By Tom Hays
NEW YORK — It's an eerie underwater world that few people will ever see - an unforgiving morass of mud, rocks and collapsed pilings from old piers.
But the bottom of the Hudson River is familiar territory to New York Police Department divers, who have spent three days working to retrieve the bodies of victims from Saturday's deadly collision between a sightseeing helicopter and a small plane.
Police Officer Jeffrey Dowling recovered a victim from the tourist helicopter wreckage Sunday. The body was still buckled in a seat surrounded by what was left of the aircraft, which he described as "basically a ball of metal."
Dowling, 37, is member of an NYPD scuba team that's specially trained and equipped to dive in New York City's murky waterways. Wearing dry suits and masks equipped with radios that allow them to communicate with their boat and each other, they more often are sent to retrieve the dumped bodies of homicide victims or to look for crime scene evidence like guns.
Dowling said team members on Sunday used sonar to identify possible wreckage about 30 feet below the surface. Next they attached a safety line to the objects, then descended for a closer look while grasping the line.
They had waited until they could see up to a foot in front of them - considered good visibility in the Hudson - and until the often treacherous currents had subsided. But even under those conditions, objects are identified "by feel or very close observation with a flashlight," Dowling said.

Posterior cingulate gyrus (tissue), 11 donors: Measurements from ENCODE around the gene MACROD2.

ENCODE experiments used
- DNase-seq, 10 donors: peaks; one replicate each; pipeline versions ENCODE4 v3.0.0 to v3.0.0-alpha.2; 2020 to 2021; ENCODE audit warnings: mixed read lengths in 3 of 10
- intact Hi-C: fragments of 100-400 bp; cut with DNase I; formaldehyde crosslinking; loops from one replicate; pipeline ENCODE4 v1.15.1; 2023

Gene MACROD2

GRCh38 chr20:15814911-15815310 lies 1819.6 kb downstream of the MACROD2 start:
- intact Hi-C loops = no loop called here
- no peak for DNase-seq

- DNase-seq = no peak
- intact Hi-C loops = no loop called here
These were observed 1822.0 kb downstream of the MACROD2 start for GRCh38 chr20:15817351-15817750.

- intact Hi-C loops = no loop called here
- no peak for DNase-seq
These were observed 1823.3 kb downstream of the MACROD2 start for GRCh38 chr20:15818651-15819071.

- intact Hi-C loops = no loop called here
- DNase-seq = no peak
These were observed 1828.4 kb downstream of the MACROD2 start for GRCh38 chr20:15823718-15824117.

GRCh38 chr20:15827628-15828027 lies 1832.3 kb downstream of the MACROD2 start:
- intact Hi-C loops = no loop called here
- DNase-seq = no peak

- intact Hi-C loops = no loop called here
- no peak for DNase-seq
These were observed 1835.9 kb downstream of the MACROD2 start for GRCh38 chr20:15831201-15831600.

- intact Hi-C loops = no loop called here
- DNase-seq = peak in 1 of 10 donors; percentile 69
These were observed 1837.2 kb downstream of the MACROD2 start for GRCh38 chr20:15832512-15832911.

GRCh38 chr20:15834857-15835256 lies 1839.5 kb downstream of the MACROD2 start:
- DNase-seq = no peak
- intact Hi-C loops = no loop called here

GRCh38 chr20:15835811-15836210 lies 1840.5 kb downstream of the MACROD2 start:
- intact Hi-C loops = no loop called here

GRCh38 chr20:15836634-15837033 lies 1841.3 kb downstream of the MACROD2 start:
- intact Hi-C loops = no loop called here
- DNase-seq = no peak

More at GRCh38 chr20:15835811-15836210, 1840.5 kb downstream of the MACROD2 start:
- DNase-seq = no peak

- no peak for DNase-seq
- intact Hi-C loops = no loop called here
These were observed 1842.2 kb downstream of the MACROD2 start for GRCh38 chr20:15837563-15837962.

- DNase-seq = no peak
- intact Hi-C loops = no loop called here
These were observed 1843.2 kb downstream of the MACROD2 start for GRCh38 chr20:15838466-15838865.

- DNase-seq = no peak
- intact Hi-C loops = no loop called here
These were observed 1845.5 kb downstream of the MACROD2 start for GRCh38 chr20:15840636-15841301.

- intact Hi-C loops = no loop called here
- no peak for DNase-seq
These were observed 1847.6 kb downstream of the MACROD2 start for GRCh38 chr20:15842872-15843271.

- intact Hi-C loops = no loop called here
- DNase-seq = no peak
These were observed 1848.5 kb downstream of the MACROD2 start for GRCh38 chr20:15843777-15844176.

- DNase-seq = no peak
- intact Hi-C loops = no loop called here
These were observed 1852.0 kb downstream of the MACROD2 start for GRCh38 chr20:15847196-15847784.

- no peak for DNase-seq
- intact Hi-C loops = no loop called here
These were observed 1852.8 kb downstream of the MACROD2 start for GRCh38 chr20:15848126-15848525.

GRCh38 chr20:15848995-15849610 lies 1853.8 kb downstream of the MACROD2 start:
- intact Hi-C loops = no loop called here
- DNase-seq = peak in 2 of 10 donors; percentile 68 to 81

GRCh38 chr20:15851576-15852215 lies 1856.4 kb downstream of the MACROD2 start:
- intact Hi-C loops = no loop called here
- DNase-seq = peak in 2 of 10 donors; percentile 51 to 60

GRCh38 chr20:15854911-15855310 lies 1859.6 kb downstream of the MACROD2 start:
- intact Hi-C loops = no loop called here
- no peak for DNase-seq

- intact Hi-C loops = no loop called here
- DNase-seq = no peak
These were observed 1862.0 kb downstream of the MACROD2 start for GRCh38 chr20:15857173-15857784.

In this instance, "everything was touch or feel," he said.
What Dowling said he and partner, Detective Michael Delaney, first felt was helicopter wreckage embedded in jagged rocks and broken pilings. Then they felt a man's body in one of the seats.
"We found out he was still strapped in," he said.
The pair used knives to cut off the harness and free the body. They notified their boat of what they had found, then together lifted the victim to the surface - an ascent that took about five minutes.
Dowling was reluctant to describe his feeling about the grim assignment of recovering victims lost in the disaster.
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"I'm glad I was able to give the family some closure," is all he would say.